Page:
Russell Shorto was one of the first historians to be allowed access to Albany’s rich archive of primary documents from the era of Dutch colonization of what is now New York, as they were being translated into English by the New Netherland Project. The best-known product of those early researches was his 2004 blockbuster The Island at the Center of the World: The Epic Story of Dutch Manhattan, and the Founding Colony that Shaped America. It’s an engaging tale of how the philosophical fruits of the European Enlightenment, borne to New Netherland by Dutch settlers, seeded New York City’s destiny as a cradle of diversity and liberalism and a welcoming harbor for immigrants.
Shorto has written several more histories since then, including Descartes’ Bones, Amsterdam and Revolution Song, but Island at the Center of the World was the contribution that really provoked scholars to rethink the origins of the “American experiment” as growing as much from Dutch roots as British ones. The author returns to this topic in a free lecture coming up on Tuesday, October 16 at the James and Betty Hall Theatre, located in Dutchess Hall on the SUNY-Dutchess campus. Shorto’s talk, “The Dutch in Us: The Remarkable Influence of the Netherlands on New York and Beyond,” will discuss how the Dutch colony established in Manhattan prior to the arrival of the British gave rise to American ideals.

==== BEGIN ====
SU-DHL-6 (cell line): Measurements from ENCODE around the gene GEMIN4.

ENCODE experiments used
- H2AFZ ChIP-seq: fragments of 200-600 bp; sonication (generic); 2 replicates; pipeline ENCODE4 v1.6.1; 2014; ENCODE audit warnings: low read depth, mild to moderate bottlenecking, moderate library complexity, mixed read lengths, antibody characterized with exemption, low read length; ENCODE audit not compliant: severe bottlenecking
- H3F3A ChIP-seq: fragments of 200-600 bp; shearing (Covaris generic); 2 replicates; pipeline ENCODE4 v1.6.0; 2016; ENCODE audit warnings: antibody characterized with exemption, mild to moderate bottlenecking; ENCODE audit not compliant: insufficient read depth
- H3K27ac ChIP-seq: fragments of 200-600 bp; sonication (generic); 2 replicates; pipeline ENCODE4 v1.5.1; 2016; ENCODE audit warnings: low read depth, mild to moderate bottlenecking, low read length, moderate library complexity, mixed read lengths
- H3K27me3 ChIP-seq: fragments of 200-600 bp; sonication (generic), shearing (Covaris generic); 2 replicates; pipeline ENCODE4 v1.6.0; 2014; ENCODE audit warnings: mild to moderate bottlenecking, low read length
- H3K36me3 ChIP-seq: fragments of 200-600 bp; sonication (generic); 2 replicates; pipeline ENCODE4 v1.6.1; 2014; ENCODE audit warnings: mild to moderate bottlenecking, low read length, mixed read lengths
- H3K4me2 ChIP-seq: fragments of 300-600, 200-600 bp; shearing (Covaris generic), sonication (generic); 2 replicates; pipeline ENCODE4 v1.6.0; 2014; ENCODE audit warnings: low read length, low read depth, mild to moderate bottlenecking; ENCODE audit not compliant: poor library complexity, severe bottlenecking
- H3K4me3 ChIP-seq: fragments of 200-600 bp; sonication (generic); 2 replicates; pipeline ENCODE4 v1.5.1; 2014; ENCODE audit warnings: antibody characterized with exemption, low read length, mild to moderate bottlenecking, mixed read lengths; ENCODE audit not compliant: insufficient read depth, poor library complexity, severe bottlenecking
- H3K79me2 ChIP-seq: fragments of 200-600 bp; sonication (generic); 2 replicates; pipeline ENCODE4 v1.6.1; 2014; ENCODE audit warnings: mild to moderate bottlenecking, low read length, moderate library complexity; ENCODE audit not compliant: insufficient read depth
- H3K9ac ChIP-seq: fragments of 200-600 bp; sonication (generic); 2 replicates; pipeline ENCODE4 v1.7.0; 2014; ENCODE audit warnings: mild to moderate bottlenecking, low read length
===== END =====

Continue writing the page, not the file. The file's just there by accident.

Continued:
Part of the community college’s Dr. D. David Conklin Distinguished Lecture Series, the lecture begins at 7 p.m. To learn more about the historian’s work, visit www.russellshorto.com.
Russell Shorto talk
Tuesday, Oct. 16
7-9 p.m., free
James & Betty Hall Theatre, Dutchess Hall
53 Pendell Road